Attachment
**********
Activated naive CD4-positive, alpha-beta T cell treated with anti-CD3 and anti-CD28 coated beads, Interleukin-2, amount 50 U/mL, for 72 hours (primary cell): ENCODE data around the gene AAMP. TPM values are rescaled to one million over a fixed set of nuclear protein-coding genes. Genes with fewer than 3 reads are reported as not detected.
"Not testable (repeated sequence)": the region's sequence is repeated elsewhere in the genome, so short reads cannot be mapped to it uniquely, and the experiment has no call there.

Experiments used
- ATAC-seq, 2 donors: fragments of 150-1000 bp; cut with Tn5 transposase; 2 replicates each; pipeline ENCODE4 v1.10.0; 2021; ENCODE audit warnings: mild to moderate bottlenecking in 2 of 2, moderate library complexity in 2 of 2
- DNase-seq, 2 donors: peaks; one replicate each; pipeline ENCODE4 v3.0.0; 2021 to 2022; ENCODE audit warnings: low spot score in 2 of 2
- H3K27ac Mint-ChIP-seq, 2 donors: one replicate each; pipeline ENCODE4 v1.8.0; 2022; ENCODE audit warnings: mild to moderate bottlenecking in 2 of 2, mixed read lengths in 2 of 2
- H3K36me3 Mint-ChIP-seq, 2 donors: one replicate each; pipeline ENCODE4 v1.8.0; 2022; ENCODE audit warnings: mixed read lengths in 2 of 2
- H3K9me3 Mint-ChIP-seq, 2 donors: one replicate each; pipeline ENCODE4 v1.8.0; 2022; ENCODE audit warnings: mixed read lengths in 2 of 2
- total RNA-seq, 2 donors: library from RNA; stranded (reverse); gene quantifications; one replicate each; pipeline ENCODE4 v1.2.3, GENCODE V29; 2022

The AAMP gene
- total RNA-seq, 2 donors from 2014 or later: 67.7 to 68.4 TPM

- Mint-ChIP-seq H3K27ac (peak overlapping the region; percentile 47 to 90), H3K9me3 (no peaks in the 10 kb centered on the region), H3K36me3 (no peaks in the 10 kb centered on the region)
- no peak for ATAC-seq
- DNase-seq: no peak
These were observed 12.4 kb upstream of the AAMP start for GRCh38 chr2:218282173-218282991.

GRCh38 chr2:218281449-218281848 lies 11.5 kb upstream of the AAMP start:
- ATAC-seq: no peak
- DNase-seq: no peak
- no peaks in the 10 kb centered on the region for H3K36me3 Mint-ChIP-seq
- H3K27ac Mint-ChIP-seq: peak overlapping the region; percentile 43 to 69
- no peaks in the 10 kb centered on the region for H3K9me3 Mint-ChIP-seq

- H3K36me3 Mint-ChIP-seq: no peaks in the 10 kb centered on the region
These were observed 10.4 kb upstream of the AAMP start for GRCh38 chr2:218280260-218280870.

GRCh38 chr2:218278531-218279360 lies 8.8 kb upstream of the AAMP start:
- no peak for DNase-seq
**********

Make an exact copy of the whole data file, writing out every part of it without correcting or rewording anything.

Activated naive CD4-positive, alpha-beta T cell treated with anti-CD3 and anti-CD28 coated beads, Interleukin-2, amount 50 U/mL, for 72 hours (primary cell): ENCODE data around the gene AAMP. TPM values are rescaled to one million over a fixed set of nuclear protein-coding genes. Genes with fewer than 3 reads are reported as not detected.
"Not testable (repeated sequence)": the region's sequence is repeated elsewhere in the genome, so short reads cannot be mapped to it uniquely, and the experiment has no call there.

Experiments used
- ATAC-seq, 2 donors: fragments of 150-1000 bp; cut with Tn5 transposase; 2 replicates each; pipeline ENCODE4 v1.10.0; 2021; ENCODE audit warnings: mild to moderate bottlenecking in 2 of 2, moderate library complexity in 2 of 2
- DNase-seq, 2 donors: peaks; one replicate each; pipeline ENCODE4 v3.0.0; 2021 to 2022; ENCODE audit warnings: low spot score in 2 of 2
- H3K27ac Mint-ChIP-seq, 2 donors: one replicate each; pipeline ENCODE4 v1.8.0; 2022; ENCODE audit warnings: mild to moderate bottlenecking in 2 of 2, mixed read lengths in 2 of 2
- H3K36me3 Mint-ChIP-seq, 2 donors: one replicate each; pipeline ENCODE4 v1.8.0; 2022; ENCODE audit warnings: mixed read lengths in 2 of 2
- H3K9me3 Mint-ChIP-seq, 2 donors: one replicate each; pipeline ENCODE4 v1.8.0; 2022; ENCODE audit warnings: mixed read lengths in 2 of 2
- total RNA-seq, 2 donors: library from RNA; stranded (reverse); gene quantifications; one replicate each; pipeline ENCODE4 v1.2.3, GENCODE V29; 2022

The AAMP gene
- total RNA-seq, 2 donors from 2014 or later: 67.7 to 68.4 TPM

- Mint-ChIP-seq H3K27ac (peak overlapping the region; percentile 47 to 90), H3K9me3 (no peaks in the 10 kb centered on the region), H3K36me3 (no peaks in the 10 kb centered on the region)
- no peak for ATAC-seq
- DNase-seq: no peak
These were observed 12.4 kb upstream of the AAMP start for GRCh38 chr2:218282173-218282991.

GRCh38 chr2:218281449-218281848 lies 11.5 kb upstream of the AAMP start:
- ATAC-seq: no peak
- DNase-seq: no peak
- no peaks in the 10 kb centered on the region for H3K36me3 Mint-ChIP-seq
- H3K27ac Mint-ChIP-seq: peak overlapping the region; percentile 43 to 69
- no peaks in the 10 kb centered on the region for H3K9me3 Mint-ChIP-seq

- H3K36me3 Mint-ChIP-seq: no peaks in the 10 kb centered on the region
These were observed 10.4 kb upstream of the AAMP start for GRCh38 chr2:218280260-218280870.

GRCh38 chr2:218278531-218279360 lies 8.8 kb upstream of the AAMP start:
- no peak for DNase-seq